Making a gun with a printer is old news. The latest applications under development are straight from science fiction: ready-to-fly drones, transplantable organs, ammunition and even meals.
Three-dimensional printing burst into the collective consciousness almost overnight with revelations that a Texas group fired a printed plastic handgun in May and put the plans on the Internet. But the U.S. government -- from NASA to the Navy -- has been using and studying the technology for more than a decade, and the possibilities are limited only by imagination.
The Navy is at the forefront of Defense Department efforts because it often operates remotely, relies on an expensive supply network, and has limited space on ships for supplies. Navy officials believe the technology could have a huge impact on maritime strategy.
"It's an evolving technology, but I think it has incredible potential," Navy Lt. Cmdr. Michael Llenza, senior naval fellow at the Atlantic Council's Brent Scowcroft Center on International Security, told Stars and Stripes. "I see it as an enabler for sea placing because it can cut down on the lengthy and costly supply chain."
Llenza has been studying 3-D printing over the course of his fellowship, enticed by the technology after personally seeing how one broken part could hold an aircraft back from a combat mission and affect military readiness.
The naval flight officer is slated to give a report to the Navy upon the completion of his work. In May, he wrote an article in the Armed Forces Journal that offered a window into U.S. government and academic efforts that go far beyond a one-shot plastic handgun.
Three-dimensional printing -- also known as additive manufacturing -- is the process of inputting specifications for a three-dimensional object into Computer Aided Drafting software and using a printer to create it from a chosen material. Most current printers work with a single material, like plastic or metal, but multi-material printers are in the early stages of development. Printers can cost several hundred dollars to more than $500,000.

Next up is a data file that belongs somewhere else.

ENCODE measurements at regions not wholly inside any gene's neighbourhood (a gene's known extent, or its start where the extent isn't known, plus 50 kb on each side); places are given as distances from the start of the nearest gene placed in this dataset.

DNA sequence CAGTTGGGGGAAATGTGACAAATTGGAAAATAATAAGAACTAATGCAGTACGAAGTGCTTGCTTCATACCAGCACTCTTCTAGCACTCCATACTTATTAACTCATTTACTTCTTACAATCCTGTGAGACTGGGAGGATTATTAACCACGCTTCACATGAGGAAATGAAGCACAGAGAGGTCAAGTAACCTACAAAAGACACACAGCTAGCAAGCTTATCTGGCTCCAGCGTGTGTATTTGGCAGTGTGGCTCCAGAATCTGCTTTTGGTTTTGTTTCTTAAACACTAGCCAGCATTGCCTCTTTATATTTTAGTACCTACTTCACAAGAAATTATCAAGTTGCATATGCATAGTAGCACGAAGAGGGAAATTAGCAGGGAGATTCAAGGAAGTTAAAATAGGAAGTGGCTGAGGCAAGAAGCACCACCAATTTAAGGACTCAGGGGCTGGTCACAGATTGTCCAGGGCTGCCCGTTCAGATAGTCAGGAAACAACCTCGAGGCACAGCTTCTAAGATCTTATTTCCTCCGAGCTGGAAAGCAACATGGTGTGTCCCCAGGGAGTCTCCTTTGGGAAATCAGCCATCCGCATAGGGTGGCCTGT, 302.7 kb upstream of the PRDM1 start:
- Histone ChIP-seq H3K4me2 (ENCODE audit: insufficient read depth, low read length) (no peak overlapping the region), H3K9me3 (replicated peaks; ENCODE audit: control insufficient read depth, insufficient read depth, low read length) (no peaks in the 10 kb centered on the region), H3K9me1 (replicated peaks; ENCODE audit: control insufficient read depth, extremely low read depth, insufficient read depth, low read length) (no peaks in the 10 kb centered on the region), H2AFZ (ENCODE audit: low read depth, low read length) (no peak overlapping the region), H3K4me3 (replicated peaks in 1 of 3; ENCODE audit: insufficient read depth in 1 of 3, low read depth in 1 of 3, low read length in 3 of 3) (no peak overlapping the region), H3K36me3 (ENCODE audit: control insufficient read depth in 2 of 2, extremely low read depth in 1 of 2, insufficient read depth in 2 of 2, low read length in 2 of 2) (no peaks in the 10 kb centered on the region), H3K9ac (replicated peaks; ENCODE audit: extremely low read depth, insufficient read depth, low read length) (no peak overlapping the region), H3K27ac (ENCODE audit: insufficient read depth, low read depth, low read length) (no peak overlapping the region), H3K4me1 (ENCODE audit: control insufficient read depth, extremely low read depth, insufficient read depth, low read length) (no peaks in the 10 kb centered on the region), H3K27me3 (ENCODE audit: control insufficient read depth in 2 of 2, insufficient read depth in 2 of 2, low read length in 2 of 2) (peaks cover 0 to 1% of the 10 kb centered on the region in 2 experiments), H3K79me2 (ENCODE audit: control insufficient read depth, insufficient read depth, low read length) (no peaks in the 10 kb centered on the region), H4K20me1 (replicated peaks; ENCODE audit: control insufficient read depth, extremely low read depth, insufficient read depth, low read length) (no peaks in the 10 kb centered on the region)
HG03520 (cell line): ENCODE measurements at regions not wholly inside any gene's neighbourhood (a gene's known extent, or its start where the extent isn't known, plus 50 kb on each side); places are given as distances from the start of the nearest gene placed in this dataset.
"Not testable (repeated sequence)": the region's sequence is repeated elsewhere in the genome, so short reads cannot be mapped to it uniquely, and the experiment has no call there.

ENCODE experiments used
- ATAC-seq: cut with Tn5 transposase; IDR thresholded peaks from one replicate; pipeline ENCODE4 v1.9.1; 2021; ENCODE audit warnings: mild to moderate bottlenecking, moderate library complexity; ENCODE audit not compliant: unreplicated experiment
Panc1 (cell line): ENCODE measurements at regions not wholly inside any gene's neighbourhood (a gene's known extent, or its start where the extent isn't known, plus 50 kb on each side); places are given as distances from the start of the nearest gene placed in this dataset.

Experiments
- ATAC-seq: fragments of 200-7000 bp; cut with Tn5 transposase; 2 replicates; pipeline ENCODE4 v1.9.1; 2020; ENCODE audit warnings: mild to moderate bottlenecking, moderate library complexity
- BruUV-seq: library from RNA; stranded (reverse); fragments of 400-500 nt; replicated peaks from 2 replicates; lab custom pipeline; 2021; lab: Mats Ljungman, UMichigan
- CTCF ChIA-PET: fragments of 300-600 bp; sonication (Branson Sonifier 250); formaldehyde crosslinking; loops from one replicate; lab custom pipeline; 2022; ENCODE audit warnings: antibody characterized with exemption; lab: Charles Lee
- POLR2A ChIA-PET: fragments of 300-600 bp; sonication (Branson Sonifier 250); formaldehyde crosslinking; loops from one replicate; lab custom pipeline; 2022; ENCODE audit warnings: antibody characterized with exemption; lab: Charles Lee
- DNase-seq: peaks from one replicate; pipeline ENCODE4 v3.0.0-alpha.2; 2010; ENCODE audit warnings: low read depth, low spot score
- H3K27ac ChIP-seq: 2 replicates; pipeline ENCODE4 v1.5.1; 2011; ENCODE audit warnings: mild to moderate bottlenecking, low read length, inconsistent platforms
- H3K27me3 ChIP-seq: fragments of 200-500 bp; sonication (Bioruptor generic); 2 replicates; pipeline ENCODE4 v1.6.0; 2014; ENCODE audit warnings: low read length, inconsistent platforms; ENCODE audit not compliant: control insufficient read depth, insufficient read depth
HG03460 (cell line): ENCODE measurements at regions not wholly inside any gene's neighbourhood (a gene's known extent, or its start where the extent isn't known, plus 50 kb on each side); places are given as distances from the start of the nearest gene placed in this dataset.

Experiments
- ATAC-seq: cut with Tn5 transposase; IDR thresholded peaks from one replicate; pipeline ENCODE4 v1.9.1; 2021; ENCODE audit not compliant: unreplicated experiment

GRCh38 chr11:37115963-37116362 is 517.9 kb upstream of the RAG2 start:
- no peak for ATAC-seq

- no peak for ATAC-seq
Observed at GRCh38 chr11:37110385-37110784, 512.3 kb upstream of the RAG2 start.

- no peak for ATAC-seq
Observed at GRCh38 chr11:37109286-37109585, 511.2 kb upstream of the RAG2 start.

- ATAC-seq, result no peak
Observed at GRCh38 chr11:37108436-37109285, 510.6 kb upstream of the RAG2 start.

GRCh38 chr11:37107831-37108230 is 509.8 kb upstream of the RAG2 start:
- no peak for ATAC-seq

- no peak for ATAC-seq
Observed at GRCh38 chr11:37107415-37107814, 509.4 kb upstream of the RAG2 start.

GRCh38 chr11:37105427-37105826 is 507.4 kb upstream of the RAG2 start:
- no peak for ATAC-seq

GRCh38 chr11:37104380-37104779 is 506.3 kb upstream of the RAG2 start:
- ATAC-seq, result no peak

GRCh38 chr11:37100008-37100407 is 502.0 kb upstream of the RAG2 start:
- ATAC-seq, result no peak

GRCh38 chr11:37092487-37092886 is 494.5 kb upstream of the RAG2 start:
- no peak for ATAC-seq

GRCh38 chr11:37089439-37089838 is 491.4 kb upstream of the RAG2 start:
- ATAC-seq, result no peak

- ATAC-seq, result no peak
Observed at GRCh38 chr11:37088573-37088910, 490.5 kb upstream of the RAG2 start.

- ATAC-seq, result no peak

The Walter Reed National Military Medical Center and its predecessor have been using 3-D printing since the mid-1990s, according to Navy Capt. Gerald Grant. The Army began pouring resources into 3-D printing as the wars in Afghanistan and Iraq raged and wounded troops came back with amputations as well as facial and cranial injuries. Now, their 3-D Medical Applications Center encompasses an entire floor and features some of the best 3-D printing equipment in the Defense Department.
The center has the capability to scan a servicemember's wound and produce everything from custom titanium cranial plates to custom prosthetics that used to be fabricated by hand and almost always had to be whittled down because the fit wasn't quite right.
"It's changed medicine," Grant said. "Now we sit around and ask, ‘What do we want these pieces to do?' instead of ‘What kinds of pieces can companies build?'"
All three Naval Air Systems Command Level III Depots -- Naval Air Station North Island, Calif.; Marine Corps Air Station Cherry Point, N.C.; and Naval Air Station Jacksonville, Fla. -- use 3-D printers to make tools, models and parts. There are 83 plastic parts that can be made for the F/A-18 and more than 300 for the Joint Strike Fighter, according to spokesman Gary Younger.
At the Naval Sea Systems Command, 3-D printers are developing large, complex, epoxy resin ship models for hull-form testing, streamlining technology development, said spokesman Chris Johnson. The command's Naval Surface Warfare Center makes parts for weapons systems to see whether they fit. If they do, the specifications are used to make the more expensive and time-consuming hardened steel parts.
Last year, the Naval Undersea Warfare Center in Keyport, Wash., acquired a printer that can produce parts made from high-strength polycarbonates and high-temperature plastics for ships and submarines; make large structural components for autonomous vehicles and large fixtures for manufacturing tooling; and form dies for aircraft components.
The Naval Air Warfare Center Weapons Division in China Lake, Calif., uses 3-D printing to make test and prototype parts as well as tools for unmanned aerial vehicles and the F/A-18, according to Nevin Hill, mechanical engineer at Applied Manufacturing Technology Division.